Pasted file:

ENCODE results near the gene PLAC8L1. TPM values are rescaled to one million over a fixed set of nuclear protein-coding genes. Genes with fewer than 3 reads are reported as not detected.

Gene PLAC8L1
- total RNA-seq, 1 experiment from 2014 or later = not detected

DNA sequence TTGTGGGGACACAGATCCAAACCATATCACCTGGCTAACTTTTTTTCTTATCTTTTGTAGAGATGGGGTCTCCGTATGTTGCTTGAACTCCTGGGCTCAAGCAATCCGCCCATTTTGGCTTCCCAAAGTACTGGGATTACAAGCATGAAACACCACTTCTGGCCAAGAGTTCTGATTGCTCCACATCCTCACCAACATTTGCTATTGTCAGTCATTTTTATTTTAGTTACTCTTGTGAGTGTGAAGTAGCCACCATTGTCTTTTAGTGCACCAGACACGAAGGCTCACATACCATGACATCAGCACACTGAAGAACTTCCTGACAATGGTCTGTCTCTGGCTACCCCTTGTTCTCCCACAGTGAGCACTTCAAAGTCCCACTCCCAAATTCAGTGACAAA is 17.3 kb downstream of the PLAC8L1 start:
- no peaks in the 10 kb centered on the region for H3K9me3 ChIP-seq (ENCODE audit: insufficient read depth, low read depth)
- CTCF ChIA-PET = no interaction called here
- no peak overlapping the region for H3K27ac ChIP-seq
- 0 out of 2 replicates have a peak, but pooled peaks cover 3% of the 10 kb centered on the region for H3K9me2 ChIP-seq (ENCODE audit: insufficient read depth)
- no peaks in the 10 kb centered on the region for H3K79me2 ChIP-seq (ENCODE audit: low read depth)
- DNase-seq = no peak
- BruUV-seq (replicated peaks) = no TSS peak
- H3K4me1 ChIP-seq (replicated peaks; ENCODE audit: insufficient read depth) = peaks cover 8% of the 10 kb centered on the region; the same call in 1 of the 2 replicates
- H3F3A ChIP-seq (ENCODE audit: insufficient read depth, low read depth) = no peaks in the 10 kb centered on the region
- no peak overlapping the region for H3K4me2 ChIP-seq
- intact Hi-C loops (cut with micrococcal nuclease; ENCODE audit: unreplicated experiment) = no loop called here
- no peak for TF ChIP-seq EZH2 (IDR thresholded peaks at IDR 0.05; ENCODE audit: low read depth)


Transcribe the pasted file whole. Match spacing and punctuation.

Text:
ENCODE results near the gene PLAC8L1. TPM values are rescaled to one million over a fixed set of nuclear protein-coding genes. Genes with fewer than 3 reads are reported as not detected.

Gene PLAC8L1
- total RNA-seq, 1 experiment from 2014 or later = not detected

DNA sequence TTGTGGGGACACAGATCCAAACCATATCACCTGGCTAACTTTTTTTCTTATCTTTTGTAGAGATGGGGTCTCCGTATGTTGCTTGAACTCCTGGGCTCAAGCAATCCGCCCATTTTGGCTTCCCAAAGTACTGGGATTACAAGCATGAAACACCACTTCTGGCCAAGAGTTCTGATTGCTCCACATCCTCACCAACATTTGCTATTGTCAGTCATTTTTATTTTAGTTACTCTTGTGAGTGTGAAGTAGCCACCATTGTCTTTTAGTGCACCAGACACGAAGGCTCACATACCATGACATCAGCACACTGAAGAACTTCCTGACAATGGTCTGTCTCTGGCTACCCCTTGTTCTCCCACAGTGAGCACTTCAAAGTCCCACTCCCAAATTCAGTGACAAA is 17.3 kb downstream of the PLAC8L1 start:
- no peaks in the 10 kb centered on the region for H3K9me3 ChIP-seq (ENCODE audit: insufficient read depth, low read depth)
- CTCF ChIA-PET = no interaction called here
- no peak overlapping the region for H3K27ac ChIP-seq
- 0 out of 2 replicates have a peak, but pooled peaks cover 3% of the 10 kb centered on the region for H3K9me2 ChIP-seq (ENCODE audit: insufficient read depth)
- no peaks in the 10 kb centered on the region for H3K79me2 ChIP-seq (ENCODE audit: low read depth)
- DNase-seq = no peak
- BruUV-seq (replicated peaks) = no TSS peak
- H3K4me1 ChIP-seq (replicated peaks; ENCODE audit: insufficient read depth) = peaks cover 8% of the 10 kb centered on the region; the same call in 1 of the 2 replicates
- H3F3A ChIP-seq (ENCODE audit: insufficient read depth, low read depth) = no peaks in the 10 kb centered on the region
- no peak overlapping the region for H3K4me2 ChIP-seq
- intact Hi-C loops (cut with micrococcal nuclease; ENCODE audit: unreplicated experiment) = no loop called here
- no peak for TF ChIP-seq EZH2 (IDR thresholded peaks at IDR 0.05; ENCODE audit: low read depth)